Drugs

Buccaling under the pressure: influence of secondary care establishments on the prescribing of glyceryl trinitrate buccal tablets in primary care

BMJ 1996; 313 doi: http://dx.doi.org/10.1136/bmj.313.7072.1621 (Published 21 December 1996) Cite this as: BMJ 1996;313:1621
  1. A J Pryce, research assistanta,
  2. H F Heatlie, research assistanta,
  3. S R Chapman, director of prescribing analysisa
  1. a Department of Medicines Management, Keele University, Keele, Staffordshire ST5 5BG
  1. Correspondence to: Ms A J Pryce, Department of Mathematics, MacKay Building, Keele University, Keele, Staffordshire ST5 5BG.

    Abstract

    Objective: To determine which characteristics were the best predictors of high rates of prescribing of glyceryl trinitrate buccal tablets.

    Design: Practice and patient characteristics from 197 practices were examined, and a multiple regression analysis was performed to examine which variables were important in predicting this prescribing.

    Setting: Former family health services authority (197 practices).

    Main outcome measure: Volume of prescribing of glyceryl trinitrate buccal tablets.

    Results: Four variables contributed significantly to a multiple regression model: the catchment area of the secondary care establishment; the number of partners in a practice; the level of practice deprivation; and whether the practice served an urban or a rural area. The model suggests that the most important variable was the catchment area of the secondary care establishment in which the practice was located.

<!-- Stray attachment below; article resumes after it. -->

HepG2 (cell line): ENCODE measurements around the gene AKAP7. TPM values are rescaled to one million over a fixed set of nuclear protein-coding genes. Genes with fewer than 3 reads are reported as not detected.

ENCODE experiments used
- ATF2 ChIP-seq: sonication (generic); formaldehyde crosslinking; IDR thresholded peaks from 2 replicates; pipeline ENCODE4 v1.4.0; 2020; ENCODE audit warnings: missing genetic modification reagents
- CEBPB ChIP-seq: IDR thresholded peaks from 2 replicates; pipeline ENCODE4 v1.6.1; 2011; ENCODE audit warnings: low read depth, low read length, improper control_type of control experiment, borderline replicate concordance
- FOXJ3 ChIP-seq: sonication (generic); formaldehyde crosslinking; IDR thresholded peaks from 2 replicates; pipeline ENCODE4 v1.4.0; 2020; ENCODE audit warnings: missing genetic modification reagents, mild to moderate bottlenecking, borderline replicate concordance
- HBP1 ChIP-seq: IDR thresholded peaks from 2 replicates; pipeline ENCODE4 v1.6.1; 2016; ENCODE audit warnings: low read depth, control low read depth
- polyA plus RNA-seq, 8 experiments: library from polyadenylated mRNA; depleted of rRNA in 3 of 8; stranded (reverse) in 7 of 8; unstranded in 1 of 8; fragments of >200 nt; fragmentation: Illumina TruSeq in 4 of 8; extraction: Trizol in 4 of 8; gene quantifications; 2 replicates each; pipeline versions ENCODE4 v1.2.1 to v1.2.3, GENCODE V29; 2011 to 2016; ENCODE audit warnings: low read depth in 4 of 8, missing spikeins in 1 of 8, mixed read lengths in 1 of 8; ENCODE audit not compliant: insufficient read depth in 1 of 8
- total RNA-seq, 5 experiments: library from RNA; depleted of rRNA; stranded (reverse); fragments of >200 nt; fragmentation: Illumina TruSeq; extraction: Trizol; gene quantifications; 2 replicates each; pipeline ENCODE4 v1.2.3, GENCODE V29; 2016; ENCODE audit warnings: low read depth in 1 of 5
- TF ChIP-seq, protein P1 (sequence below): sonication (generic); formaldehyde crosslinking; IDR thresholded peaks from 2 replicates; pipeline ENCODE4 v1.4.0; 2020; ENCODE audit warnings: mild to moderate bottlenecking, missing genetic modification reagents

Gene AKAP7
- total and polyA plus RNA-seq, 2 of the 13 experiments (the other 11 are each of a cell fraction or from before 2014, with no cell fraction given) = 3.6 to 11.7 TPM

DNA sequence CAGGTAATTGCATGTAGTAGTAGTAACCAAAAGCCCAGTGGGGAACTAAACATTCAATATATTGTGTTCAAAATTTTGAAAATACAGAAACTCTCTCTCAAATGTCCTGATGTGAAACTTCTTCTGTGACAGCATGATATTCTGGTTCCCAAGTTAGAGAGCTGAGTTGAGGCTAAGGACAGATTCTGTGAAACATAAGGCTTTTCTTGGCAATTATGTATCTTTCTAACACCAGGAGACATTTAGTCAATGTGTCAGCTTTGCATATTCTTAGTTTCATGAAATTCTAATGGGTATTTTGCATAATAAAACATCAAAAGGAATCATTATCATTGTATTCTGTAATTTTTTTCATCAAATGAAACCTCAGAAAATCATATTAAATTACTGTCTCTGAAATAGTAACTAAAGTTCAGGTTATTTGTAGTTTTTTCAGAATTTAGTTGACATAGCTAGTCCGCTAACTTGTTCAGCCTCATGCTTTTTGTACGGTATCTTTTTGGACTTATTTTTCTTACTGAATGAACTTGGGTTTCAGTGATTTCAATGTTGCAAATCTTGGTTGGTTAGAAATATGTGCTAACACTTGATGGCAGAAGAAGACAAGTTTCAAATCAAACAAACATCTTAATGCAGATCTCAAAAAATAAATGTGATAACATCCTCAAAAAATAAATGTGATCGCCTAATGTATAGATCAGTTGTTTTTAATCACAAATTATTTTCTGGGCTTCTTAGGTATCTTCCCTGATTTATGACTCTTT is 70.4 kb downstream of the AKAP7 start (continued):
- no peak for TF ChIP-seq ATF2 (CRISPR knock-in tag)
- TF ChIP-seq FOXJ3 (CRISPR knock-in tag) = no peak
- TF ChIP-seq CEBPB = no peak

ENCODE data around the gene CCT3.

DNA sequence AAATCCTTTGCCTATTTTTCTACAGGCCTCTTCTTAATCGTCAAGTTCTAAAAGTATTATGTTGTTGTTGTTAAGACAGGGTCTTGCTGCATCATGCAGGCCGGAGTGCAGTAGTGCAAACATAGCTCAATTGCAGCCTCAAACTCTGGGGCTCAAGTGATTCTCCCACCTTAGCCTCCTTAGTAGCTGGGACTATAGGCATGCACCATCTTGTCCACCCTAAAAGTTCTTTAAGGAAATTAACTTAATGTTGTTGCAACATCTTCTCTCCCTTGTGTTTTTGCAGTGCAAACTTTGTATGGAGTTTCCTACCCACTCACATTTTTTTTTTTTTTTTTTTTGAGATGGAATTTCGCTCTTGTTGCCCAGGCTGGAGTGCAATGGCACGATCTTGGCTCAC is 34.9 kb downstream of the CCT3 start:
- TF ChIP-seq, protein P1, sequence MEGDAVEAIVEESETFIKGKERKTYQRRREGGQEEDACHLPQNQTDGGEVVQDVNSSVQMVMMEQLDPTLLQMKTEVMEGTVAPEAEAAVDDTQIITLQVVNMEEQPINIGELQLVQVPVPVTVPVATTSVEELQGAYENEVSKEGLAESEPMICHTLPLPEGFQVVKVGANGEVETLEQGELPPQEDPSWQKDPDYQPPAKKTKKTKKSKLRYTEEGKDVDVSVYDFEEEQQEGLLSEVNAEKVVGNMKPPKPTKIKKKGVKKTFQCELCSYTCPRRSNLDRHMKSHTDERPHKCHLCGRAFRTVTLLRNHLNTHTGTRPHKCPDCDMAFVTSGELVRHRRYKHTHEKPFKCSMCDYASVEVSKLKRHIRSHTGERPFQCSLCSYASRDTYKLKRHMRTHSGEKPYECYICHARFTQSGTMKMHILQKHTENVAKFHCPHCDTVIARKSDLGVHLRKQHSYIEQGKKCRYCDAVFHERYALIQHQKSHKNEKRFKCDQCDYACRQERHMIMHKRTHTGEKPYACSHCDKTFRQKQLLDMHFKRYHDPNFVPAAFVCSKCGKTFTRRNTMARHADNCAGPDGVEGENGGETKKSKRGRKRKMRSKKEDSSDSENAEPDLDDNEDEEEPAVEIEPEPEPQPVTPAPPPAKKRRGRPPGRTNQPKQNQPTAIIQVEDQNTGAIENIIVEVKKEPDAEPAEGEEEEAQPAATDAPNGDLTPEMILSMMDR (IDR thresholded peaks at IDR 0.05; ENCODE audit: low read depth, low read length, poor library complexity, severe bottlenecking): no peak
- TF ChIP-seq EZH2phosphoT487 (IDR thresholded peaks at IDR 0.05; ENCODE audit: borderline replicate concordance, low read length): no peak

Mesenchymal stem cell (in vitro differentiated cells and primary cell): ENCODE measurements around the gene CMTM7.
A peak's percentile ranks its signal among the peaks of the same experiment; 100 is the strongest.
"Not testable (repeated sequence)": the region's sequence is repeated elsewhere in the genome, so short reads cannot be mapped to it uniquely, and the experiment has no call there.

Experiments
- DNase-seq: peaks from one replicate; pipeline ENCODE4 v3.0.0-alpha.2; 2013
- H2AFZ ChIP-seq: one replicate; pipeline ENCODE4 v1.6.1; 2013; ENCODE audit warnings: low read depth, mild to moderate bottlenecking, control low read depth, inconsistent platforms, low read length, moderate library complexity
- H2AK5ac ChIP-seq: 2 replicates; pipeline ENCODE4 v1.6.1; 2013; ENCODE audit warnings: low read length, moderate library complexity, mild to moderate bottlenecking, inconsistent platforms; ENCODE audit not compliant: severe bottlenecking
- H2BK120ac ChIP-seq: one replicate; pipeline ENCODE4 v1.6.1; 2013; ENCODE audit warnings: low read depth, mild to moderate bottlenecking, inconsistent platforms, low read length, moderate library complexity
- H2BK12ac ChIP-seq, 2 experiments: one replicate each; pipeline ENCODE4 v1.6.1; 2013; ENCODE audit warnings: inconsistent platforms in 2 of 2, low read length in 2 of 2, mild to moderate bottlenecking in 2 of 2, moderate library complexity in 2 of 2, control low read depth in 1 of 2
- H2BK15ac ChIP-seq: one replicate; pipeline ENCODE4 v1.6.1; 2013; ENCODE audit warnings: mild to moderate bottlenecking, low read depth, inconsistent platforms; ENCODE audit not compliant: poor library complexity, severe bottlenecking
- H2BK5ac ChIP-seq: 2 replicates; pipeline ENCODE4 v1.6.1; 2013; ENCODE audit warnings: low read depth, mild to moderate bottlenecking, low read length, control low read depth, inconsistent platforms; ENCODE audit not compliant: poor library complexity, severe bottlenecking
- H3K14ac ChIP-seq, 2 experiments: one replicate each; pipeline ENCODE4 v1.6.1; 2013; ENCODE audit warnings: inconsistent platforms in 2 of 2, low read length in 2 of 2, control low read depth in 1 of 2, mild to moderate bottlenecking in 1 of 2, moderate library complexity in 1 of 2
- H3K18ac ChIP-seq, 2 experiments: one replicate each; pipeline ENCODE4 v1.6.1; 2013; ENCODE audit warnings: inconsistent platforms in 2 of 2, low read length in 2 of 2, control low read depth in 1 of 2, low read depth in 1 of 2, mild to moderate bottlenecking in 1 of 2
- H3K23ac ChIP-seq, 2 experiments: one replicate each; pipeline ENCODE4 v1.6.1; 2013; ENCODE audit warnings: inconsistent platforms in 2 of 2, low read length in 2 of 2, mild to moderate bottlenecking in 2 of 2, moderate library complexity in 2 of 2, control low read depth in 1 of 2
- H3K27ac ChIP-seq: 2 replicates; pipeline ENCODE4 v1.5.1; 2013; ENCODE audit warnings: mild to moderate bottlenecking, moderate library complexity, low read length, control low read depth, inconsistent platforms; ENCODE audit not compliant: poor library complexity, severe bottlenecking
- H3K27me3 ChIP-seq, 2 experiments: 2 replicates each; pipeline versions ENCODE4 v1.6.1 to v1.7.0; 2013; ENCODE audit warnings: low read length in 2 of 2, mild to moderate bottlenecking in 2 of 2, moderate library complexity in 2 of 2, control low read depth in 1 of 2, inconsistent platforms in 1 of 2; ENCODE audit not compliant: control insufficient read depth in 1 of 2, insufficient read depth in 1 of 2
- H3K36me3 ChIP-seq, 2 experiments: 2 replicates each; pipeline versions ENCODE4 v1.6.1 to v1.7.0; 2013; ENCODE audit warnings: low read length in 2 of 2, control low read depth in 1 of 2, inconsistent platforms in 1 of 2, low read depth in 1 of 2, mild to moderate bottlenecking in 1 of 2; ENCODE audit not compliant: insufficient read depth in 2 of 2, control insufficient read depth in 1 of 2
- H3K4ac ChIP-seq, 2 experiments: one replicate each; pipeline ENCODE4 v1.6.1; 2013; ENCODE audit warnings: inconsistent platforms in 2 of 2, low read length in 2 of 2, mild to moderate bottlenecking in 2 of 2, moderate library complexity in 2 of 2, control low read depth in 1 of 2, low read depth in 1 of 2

Conclusion: Although only the prescribing of short acting glyceryl trinitrate buccal tablets was studied, an impact of this size on primary care prescribing may have extensive implications for all drug expenditure in primary care.

    Key messages

    • Using glyceryl trinitrate buccal tablets as an example, this study measured the “hospital effect” in different catchment areas in a family health services authority

    • Catchment area was the single most important variable in predicting prescribing levels

    • A statistical model comprising catchment area, urbanity, number of partners in a practice, and a deprivation score explained over 47% of the variation in the prescribing of glyceryl trinitrate buccal tablets

    Footnotes

    • Funding None.

    • Conflict of interest None.

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